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The Periodic Table of the Middle Class
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    Entries in Bobster (2)


    Lost and found #2: Arthur Negus


    It is often a surprise to younger middle-class folk to discover that Antiques Roadshow has not been on television since broadcasting began, but in fact started out only in 1977. It can also be interesting for them to learn that this grand old flagship of British middle-classness had a sort-of predecessor, in the now-forgotten Going For Song (see above), which went out on the BBC in the late Sixties and early  Seventies. Most pleasing of all, though, is the revelation of the man integral to both these shows; the incomparable and now sadly-overlooked TV genius, Mr Arthur Negus.
    Arthur George Negus OBE (1903-1985) was born in Reading, and took over his fathers antiques business when his father dies in 1920. He then – and this is one of the great things about him – stuck with antiques until 1966, when he was invited to appear on the panel of Going For A Song. On his first show he made such an impression with his slow, grave West-Country delivery, obviously deep knowledge and bonhomie that he never looked back. Coming over as the sort of person you desperately hope will serve you when you go to a shop with a problem requiring an honest appraisal, he seemed even then an enduring relic of a lost Britain of civility and gentle humour. Impersonators such as Mike Yarwood leapt onto his distinctive mannerisms and accent, and a star was born.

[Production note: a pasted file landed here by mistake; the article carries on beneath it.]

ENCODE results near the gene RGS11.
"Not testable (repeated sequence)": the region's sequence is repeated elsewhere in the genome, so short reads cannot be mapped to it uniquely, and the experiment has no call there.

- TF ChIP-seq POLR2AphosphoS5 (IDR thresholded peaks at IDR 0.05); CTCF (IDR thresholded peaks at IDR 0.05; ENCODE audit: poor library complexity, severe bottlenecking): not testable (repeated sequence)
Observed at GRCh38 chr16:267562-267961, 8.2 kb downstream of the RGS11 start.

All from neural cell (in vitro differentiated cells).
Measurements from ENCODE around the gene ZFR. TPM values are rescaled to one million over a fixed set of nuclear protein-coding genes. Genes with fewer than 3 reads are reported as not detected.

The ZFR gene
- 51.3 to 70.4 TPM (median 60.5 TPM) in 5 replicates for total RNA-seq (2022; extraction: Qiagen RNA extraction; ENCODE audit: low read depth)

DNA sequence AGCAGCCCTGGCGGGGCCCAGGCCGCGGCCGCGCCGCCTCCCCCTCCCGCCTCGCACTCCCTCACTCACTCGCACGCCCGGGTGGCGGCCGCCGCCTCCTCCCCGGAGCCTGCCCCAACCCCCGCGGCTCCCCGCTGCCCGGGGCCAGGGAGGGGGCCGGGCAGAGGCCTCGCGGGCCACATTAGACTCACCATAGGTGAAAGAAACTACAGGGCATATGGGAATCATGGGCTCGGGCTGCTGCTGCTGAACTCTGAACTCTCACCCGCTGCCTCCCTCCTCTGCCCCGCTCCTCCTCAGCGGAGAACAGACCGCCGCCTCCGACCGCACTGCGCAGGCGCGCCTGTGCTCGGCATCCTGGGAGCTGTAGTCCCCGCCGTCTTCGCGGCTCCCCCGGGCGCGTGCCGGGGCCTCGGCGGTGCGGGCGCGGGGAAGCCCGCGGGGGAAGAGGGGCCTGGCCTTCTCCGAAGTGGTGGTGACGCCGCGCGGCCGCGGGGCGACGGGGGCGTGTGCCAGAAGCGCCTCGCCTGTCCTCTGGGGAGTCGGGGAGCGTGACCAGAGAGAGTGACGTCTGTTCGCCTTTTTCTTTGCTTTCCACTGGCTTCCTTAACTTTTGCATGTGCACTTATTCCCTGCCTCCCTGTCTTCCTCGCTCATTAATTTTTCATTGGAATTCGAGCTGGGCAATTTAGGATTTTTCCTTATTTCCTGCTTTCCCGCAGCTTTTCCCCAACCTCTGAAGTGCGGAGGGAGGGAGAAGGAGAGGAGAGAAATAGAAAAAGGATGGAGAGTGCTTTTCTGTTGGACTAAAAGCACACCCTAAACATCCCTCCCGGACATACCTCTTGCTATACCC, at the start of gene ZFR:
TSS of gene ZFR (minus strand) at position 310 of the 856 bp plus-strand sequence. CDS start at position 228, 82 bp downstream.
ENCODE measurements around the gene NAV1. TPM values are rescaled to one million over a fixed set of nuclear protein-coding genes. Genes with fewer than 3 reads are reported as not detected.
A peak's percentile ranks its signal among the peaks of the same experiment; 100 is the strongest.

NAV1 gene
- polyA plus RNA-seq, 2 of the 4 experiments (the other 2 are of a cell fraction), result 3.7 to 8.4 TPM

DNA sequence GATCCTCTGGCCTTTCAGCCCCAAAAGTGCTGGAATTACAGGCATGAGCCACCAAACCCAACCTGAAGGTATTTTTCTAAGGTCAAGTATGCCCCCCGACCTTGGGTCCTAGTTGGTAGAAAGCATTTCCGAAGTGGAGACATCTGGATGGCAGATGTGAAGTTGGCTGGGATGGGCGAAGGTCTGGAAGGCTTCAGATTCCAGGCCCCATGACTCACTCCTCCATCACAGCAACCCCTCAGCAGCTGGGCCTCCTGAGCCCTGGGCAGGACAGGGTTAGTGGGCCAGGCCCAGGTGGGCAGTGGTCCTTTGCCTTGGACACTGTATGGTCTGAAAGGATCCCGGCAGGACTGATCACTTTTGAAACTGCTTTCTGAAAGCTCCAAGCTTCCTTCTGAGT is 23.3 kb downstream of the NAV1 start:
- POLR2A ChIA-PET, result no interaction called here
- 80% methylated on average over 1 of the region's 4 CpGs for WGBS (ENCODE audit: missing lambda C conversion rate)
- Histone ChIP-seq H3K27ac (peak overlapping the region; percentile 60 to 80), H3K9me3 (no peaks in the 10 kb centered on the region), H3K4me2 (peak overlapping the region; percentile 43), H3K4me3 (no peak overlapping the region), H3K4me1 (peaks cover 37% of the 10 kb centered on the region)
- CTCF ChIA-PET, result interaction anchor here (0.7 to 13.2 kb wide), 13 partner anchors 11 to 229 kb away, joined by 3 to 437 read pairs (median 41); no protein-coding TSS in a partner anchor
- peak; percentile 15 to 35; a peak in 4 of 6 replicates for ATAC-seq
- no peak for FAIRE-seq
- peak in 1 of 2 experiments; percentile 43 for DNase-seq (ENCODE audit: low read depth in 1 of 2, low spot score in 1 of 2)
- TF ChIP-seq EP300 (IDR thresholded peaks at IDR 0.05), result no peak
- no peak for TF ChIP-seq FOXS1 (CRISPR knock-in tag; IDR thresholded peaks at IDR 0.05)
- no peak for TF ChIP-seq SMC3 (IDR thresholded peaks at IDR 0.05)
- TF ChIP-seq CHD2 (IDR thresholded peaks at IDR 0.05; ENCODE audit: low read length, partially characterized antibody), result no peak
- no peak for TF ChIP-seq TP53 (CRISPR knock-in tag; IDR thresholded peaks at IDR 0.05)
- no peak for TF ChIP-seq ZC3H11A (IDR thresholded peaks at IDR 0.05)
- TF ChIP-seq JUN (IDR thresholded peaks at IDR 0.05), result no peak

When Antiques Roadshow needed a presenter he was an obvious choice as anchor, and he did the job so well that in 1982 (when he also received his OBE) he was given his own show, Arthur Negus Enjoys.  Looking back at him now, one can appreciate many things, not least those superb spectacles that today would be so very, very fashionable, and his velvety, burr-ing accent. Most of all though, as a man who didn’t even begin his TV career until he was 63, he is a reminder of the idiocy of TV’s current obsession with youth. Older people are great on TV; they lack that fidgety need to impress that the young have, and give the impression of actually knowing something more than how to read an autocue. Watch the clip above, or dig out some old Antiques Roadshows, and see if you can disagree. 


    The Friday question: Is it politically correct to hate Greggs the baker?

    Flickr: Paul RobertsonFor reasons I’m about to explain, I’m a bit nervous about admitting what I’m going to admit here, but – I really like Greggs food. It could be because there’s one in the shopping centre near where my family live, and when I got to visit, we have a little tradition of me bringing some cream cakes from there; it could be because, say what you like, their bacon sandwiches are always reliable; it is most likely because I just really like the meaty hot slices they do.

    But the other weekend, I was walking to a football match (this was in Doncaster, by the way) with a friend who you’d have to say is very middle-class (senior manager at local council, bit trendy drives a massive Audi) and when I suggested getting a slice to eat as we walked, he looked at me and said, “I wouldn’t have thought you’d eat there.” When I asked him what he meant, he said he thought that because I didn’t like burgers much, and “Gregg’s is just McDonald’s with pastry.” This had never occurred to me before – am I thick? I must admit that when I went home later and Googled this, I saw a few people shared his misgivings.

    So I’m not sure if, wishing to preserve my middle-class status, I should give up on my trusty pal now. True, its customers are not the poshest, but naively I hadn’t thought of there being a trendy PC angle to it. I’m not sure that those caramel doughnuts will taste the same in future.